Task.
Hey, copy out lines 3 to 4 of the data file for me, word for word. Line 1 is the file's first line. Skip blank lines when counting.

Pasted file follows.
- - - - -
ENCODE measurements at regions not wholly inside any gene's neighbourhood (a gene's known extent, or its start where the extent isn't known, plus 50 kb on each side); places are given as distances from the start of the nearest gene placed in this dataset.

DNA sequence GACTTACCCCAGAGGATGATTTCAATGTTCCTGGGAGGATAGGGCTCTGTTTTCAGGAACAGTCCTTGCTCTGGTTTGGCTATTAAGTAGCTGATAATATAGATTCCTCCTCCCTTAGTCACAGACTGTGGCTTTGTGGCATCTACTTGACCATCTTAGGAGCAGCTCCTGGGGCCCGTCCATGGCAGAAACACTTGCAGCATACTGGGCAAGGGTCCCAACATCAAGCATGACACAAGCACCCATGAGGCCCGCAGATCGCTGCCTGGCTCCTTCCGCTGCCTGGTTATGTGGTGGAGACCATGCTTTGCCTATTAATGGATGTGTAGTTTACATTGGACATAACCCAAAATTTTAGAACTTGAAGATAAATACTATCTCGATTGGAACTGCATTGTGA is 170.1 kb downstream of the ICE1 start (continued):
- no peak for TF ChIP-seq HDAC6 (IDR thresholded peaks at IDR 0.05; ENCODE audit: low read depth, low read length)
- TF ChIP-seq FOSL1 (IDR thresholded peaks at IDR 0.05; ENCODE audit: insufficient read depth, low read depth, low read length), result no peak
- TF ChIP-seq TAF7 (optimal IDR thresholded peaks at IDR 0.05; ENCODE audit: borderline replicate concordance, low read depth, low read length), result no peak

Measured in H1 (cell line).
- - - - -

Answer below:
- no peak for TF ChIP-seq HDAC6 (IDR thresholded peaks at IDR 0.05; ENCODE audit: low read depth, low read length)
- TF ChIP-seq FOSL1 (IDR thresholded peaks at IDR 0.05; ENCODE audit: insufficient read depth, low read depth, low read length), result no peak